Here are a few key points you need to consider. If you answer in the affirmative for most of these, then you may make a good candidate for self-employment.

Results Matter to You. If you are ready to lead and focus on getting the job done, you will most likely do well as an enterpriser. Not so valuable, however, is obsessive tinkering or perfectionism. Success in self-employed enterprises depends on productivity and efficiency.

You Are a Proactive Person. If you are a planner, and the kind of person who sees opportunity and acts on it, then you possess one of the most important qualities for self-employment. If your personality is more reactive than proactive, or if you are one who prefers to let others take point, then you will be better served in a conventional job.

You Believe in Working Smarter, Not Harder. It has become fashionable to brag about working long hours at the job, and billing a high number of hours. This is fool’s gold that people wear as a badge of honor. Being a beast of burden is not an honor, it’s a slight. 

You Want to Benefit Directly from Your Ideas and Work. If you’re going to be putting in the time and effort, you should reap the full reward. For others, the trade-off of their time and talent for a regular paycheck is sufficient.

You Want the Opportunity to Determine Your Income. When you are self-employed, you are not limited to a salary set by your employer. Your earning power is, for the most part, in your hands. Of course, there are other factors such as market conditions and competition, which can impact your earning potential. Still, the sky is the limit in terms of what you can do to improve your earning situation. 

You Aren’t Afraid of Risk. It takes money to make money and business is risk. If you cannot handle risk, or if you freak-out about losing money, don’t even consider self-employment. Whether you are a contract-for-hire 1099er, or you run a full-blown business operation, it’s likely that you are going to lose money at some point. If you are the kind of person who cannot put such things behind you, then you’re better off in a traditional job.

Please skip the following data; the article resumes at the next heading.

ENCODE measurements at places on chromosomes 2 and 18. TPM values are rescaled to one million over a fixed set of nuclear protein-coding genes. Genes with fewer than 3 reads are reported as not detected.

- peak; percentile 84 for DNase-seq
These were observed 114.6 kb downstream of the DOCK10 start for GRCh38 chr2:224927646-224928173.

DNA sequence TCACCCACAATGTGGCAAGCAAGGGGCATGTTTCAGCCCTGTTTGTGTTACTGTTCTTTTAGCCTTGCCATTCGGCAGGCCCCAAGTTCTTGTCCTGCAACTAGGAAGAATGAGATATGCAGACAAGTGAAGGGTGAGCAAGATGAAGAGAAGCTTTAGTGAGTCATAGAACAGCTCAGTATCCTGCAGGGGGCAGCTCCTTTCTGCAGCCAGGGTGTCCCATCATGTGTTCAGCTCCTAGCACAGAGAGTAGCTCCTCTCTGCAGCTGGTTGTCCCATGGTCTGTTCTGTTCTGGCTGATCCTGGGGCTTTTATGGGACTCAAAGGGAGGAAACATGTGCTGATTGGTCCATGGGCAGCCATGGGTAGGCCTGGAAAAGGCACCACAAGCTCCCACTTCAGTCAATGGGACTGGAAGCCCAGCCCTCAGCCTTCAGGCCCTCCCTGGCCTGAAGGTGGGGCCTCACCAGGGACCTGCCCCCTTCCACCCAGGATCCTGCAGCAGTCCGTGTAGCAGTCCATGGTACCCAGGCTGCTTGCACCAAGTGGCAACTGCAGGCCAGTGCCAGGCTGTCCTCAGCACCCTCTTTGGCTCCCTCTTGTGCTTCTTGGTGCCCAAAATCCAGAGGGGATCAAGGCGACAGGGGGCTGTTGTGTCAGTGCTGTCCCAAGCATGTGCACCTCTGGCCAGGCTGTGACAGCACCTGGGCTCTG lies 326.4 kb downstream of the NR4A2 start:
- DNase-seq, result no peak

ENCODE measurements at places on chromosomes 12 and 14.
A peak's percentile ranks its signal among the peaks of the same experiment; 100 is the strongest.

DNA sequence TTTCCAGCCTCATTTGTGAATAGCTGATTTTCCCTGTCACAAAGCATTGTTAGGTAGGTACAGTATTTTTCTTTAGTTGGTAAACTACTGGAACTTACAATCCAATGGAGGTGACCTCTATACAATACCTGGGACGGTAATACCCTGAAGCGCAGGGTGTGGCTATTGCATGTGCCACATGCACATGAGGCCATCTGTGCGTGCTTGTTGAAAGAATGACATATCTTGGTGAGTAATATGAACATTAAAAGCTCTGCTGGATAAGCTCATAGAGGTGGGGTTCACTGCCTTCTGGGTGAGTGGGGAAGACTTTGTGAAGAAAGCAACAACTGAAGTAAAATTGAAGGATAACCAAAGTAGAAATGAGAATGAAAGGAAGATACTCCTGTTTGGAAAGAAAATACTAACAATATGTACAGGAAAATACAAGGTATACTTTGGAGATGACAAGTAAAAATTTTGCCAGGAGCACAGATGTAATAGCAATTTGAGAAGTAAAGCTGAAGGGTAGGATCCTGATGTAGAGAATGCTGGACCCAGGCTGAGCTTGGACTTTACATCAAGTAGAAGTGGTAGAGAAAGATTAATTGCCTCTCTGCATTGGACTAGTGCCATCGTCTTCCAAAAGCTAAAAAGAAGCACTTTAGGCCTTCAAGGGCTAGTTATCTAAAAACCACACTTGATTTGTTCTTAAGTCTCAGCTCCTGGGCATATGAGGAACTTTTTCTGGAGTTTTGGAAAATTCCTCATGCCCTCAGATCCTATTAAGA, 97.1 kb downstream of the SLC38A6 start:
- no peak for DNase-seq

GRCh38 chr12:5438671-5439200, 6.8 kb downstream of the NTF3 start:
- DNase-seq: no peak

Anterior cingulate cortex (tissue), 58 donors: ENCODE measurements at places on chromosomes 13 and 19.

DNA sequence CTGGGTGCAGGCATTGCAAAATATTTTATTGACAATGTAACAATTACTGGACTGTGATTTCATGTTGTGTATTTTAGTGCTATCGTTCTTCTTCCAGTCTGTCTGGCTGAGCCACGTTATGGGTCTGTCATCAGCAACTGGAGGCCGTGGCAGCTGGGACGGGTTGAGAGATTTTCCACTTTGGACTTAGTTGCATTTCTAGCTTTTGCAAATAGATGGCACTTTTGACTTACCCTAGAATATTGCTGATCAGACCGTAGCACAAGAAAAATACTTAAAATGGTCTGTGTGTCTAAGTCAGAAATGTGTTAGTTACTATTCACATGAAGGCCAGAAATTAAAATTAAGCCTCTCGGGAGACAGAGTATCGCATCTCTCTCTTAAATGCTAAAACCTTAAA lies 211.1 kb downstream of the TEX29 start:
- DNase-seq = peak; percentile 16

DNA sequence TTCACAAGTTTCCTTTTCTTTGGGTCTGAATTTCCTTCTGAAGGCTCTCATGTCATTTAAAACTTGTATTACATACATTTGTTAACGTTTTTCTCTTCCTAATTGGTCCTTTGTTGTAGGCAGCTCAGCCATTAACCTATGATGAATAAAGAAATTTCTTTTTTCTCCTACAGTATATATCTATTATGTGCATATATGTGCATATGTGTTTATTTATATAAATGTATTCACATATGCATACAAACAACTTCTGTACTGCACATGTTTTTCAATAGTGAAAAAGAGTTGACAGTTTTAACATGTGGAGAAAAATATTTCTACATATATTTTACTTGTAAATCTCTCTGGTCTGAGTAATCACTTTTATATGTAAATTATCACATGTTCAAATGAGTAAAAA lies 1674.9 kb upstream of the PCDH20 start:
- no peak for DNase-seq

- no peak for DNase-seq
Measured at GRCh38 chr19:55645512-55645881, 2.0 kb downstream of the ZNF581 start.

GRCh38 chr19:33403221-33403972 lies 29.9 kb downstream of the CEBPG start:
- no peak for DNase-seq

You Are Disciplined.  Success as a self-employed enterpriser requires a dedication and focus that is internally driven. In most situations, you will be the person determining the schedules, deadlines, key points of completion, etc. This is good and bad. While you get to choose how and when the work gets done, it also leaves opportunities for procrastination and goofing-off. It’s essential that the self-employed individual hits his or her marks, setting regular goals and adhering to them. Whether you work alone at home, or you have a business with employees, it’s vital to maintain a working discipline.

You Are Resourceful.  Over the years, I have observed that when posed with a difficult problem, many people will point out the obstacles to solving the problem. I have also noticed that enterprisers, when posed with a similarly difficult problem, tend to focus on the solutions to the problem.  In the end, both may find the answer, but the typical self-employed person steps forward with ideas and support. Many employees have been conditioned in the cover-your-ass mode, and often, the first things from their mouths are reasons why they might fail. The enterpriser is oriented toward challenges and finding answers. 

Personality Types Who Should Probably Avoid Self-Employment

Procrastinators: Without someone forcing them to do their job, they will put off work until it drives them out of business and self-employment.

Perfectionists: Beauty may be in the details, but the obsessive pursuit of perfection will reduce productivity and lead to a loss of profit.

Poor Time Managers: People who lack the ability to efficiently manage both short- and long-term time will struggle to remain successfully self-employed.

Poor Planners: Those people who prefer to “wait-and-see” usually do not work well in a self-employed environment. Being an enterpriser means being proactive, being a dreamer/schemer (I mean that in a good way) who systematically seeks opportunities, then develops strategy and tactics to capitalize.

These are some of the personal considerations and assessments that you should make regarding your ability to start and sustain a successful self-employed enterprise. If you feel you have the capabilities to do so, then read on and learn the steps you will need to take to make this dream a reality.


Learn more about self employment in my book, NEVER WORK A DAY IN YOUR LIFE.